Best yoga mats for 2021 [updated]
As you’re probably already aware, yoga is booming at the moment. Increasingly, it feels like you can’t turn your head without spotting someone with a rolled-up yoga mat under their arm.
The best thing about yoga – aside from the suppleness, the zen, the fact that it can prolong your healthiness and happiness – is that the barrier to entry is incredibly low. In terms of equipment, all you need to do yoga is a mat. So we set about testing and reviewing the best options on the market in order to help you make your decision.
Considering factors like durability, material, texture, thickness, comfort, stickiness, and cost, we stretched and downward dogged our way to discovering which mat is the best around.
What to look for in a yoga mat:
With plenty of yoga mats on the market, when it comes to finding the best one for you, you’ll need to think about a few things. Firstly, what you need the mat for. If it’s going to live in your living room, you don’t need to worry about the weight of the mat, or how you’ll carry it on the underground, so invest in one that’s comfortable.
Secondly, how tall you are. If you are a taller yogi, you’ll want a longer mat that will let you easily move through an entire yoga sequence, or foam roll your IT band without feeling restricted.
Finally, another thing to consider when choosing a yoga mat is the thickness. If you struggle with knee or wrist pain when practising yoga, it’s worth investing in a thicker mat that will protect your joints a little more.
How much should you expect to pay for the best yoga mat ?
Yoga mats can really vary in price, with some costing as little as £10 and others selling for more than £100. It really depends on the style and features you want. You should be able to get a decent yoga mat for around £40-£60. Thicker, more durable mats will cost more, as will more environmentally friendly options such as natural rubber. Colourful and intricate designs are typically more expensive compared with solid-colour mats, as are mats that have grid lines.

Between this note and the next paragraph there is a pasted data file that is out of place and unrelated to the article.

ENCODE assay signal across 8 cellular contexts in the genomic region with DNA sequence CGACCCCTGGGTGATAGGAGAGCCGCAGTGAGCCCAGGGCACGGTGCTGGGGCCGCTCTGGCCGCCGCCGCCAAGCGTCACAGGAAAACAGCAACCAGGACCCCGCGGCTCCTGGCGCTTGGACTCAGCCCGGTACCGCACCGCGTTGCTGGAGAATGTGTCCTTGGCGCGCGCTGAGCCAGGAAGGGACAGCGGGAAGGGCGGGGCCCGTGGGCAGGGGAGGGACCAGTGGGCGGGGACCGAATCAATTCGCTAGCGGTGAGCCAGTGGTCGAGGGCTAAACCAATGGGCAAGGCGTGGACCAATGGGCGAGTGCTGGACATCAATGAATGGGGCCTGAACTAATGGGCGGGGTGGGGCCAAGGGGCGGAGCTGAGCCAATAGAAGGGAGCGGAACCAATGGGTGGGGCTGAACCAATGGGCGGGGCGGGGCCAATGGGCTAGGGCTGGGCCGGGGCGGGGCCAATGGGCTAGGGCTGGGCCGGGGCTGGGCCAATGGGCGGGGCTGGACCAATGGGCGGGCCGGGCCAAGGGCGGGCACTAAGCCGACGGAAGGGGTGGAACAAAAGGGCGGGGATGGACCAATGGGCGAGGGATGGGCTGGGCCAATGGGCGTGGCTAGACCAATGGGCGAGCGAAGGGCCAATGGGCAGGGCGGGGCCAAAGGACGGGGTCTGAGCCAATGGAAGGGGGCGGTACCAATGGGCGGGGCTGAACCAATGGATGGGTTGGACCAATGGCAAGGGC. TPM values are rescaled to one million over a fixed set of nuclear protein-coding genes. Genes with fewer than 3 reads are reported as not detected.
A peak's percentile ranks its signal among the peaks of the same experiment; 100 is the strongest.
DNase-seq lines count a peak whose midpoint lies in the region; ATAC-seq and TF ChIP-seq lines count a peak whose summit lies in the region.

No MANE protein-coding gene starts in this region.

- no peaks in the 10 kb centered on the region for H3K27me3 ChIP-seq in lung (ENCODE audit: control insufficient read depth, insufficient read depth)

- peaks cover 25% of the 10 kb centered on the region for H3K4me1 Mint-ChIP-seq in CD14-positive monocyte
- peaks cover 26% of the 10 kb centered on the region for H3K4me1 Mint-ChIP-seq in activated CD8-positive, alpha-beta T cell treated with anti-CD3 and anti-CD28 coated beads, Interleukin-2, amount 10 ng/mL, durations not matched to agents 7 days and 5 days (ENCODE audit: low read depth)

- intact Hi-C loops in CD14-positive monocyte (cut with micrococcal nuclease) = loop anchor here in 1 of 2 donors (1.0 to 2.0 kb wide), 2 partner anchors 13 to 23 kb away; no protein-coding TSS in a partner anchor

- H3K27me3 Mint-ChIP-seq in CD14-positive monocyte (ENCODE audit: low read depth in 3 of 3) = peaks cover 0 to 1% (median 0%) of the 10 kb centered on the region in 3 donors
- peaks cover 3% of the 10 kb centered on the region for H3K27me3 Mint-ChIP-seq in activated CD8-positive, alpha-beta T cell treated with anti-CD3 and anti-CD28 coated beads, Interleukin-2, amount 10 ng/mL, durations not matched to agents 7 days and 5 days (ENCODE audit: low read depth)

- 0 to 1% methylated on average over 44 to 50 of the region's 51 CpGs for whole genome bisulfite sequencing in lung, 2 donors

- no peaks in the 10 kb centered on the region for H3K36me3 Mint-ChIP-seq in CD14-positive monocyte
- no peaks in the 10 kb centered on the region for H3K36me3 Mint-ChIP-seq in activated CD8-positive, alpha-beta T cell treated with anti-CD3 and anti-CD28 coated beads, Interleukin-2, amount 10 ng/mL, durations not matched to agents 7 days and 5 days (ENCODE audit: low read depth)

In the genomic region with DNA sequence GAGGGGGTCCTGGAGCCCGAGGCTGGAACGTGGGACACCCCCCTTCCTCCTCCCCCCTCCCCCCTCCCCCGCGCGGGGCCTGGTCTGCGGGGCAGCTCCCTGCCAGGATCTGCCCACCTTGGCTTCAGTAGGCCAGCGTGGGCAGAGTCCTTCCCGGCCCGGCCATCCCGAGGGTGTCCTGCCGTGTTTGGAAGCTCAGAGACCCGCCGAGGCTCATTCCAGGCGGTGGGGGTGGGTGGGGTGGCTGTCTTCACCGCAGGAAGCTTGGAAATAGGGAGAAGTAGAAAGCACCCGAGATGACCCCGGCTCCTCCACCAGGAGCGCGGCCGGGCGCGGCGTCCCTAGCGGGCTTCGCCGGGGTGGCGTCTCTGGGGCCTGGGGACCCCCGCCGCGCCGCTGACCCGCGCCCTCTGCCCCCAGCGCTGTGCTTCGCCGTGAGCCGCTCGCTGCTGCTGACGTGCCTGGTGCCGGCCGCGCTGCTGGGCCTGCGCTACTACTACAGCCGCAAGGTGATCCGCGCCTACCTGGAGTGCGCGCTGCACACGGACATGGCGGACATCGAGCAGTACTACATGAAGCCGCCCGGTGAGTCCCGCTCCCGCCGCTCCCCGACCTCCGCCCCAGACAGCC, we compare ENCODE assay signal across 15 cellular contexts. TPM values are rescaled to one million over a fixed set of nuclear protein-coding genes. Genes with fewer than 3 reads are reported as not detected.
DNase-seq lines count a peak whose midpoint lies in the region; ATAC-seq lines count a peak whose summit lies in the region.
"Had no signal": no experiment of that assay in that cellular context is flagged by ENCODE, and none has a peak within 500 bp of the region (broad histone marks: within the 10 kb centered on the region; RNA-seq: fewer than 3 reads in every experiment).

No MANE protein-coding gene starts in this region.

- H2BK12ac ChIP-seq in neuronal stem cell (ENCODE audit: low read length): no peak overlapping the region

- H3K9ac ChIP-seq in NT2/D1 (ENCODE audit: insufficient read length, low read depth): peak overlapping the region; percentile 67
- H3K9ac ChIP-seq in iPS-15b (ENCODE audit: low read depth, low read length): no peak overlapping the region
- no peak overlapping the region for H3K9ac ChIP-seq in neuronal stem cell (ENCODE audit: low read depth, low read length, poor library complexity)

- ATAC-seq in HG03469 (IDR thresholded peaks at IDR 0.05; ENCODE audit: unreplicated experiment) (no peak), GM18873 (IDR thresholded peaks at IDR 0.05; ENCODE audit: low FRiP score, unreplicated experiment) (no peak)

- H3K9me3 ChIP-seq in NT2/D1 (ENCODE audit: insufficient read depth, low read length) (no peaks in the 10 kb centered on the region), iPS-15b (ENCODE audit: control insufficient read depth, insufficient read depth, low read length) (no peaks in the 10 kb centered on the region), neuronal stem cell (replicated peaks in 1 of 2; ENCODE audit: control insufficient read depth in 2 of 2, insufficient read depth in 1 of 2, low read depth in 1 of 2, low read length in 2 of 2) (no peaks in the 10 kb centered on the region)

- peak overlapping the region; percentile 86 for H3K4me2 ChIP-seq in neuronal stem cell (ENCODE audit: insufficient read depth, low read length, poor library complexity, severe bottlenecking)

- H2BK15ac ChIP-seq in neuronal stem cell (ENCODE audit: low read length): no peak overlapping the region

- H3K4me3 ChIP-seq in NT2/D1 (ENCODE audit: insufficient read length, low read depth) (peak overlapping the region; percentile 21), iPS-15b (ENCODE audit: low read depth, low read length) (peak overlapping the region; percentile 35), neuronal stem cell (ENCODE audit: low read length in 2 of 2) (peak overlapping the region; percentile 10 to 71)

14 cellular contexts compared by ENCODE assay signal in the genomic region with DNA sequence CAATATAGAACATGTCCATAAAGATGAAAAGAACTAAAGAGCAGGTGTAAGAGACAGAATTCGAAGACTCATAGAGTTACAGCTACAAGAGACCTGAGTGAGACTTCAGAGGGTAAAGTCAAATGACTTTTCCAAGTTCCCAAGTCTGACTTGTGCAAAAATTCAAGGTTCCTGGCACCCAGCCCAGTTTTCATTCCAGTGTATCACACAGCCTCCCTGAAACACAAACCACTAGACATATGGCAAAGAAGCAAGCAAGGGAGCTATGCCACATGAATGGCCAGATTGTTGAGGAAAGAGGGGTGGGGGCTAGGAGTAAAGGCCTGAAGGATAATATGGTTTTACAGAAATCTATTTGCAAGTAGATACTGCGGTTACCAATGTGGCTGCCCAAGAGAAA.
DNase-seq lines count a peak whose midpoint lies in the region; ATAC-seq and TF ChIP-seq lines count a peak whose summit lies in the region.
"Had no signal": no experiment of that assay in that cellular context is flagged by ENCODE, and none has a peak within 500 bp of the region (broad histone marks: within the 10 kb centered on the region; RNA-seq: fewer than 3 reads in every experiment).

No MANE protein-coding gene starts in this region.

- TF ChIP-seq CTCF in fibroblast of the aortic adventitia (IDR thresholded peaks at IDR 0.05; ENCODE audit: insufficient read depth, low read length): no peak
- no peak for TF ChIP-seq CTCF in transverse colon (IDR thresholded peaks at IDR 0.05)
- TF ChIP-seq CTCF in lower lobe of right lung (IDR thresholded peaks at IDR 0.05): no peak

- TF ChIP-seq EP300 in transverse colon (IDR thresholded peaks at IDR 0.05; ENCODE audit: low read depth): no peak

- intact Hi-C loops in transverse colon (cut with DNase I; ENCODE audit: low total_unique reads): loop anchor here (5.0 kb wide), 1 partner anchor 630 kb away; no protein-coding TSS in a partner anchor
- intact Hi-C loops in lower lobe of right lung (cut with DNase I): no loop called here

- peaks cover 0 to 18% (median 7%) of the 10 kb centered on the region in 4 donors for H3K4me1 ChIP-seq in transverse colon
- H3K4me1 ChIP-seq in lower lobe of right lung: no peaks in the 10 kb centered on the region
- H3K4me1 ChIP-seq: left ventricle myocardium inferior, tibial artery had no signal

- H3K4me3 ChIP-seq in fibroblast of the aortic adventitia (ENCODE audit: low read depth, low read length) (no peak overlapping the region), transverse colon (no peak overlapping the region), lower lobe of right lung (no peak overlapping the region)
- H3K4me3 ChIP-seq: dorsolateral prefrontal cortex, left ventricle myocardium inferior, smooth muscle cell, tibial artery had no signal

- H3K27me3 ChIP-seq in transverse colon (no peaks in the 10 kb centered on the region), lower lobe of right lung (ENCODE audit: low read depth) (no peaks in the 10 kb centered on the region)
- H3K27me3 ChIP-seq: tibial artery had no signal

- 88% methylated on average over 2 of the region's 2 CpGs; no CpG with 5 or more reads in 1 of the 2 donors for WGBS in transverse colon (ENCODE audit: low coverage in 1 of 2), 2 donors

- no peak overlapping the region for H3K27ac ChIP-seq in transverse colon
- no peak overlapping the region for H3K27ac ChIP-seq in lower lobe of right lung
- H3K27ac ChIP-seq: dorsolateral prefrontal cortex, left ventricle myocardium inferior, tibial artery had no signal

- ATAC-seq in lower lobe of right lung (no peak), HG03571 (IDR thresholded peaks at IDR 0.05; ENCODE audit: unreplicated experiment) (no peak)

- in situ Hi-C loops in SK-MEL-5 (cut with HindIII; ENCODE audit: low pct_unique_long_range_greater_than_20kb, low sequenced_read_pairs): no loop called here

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3 Things to Consider:
A thin yoga mat is about 1/16-inch thick and ideal for practicing balance postures, giving you a strong connection to the floor. The downside to a thin mat is that it provides less cushioned support for you. A 1/4-inch yoga mat is considered thick and may be more ideal for back support during core work, inversions, and other postures that cause your bones to dig into the ground. If you would like a happy medium, go for the standard yoga mat labeled 3.3 mm or 1/8-inch thick.
The material of a mat will determine the texture, stickiness, sponginess, and eco-friendliness. Most yoga mats are made of either vinyl or rubber. Vinyl mats last a long time and can endure many yoga classes. Rubber mats typically have jute and cotton in them making them more eco-friendly but less spongy.
The mat’s texture will control the amount of traction it has. If you sweat a lot in yoga class, a grippy mat will keep you from slipping around. If the bumpy texture bothers you, make sure the smooth mat has a moisture control mechanism.
What else do I need?
Whether you’re new to yoga or returning to practise after some time off, good props can make all the difference. We’ve also added some yoga blocks and straps that make moving into more difficult poses a little easier.
Before You Make A Decision
Your Yoga teachers typically have a favourite mat, but everyone one has their personal preference so don’t b brand savvy.
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Should you buy a cheap yoga mat?
You can get a basic, thin, solid-colour PVC mat for less than £10. If you’re not sure how well you’ll take to yoga, you could always try a cheap mat to start with, but bear in mind it may be less durable. And try not to substitute price for truly important features – if you’ve got dodgy knees, it could be well worth spending a bit more for extra padding.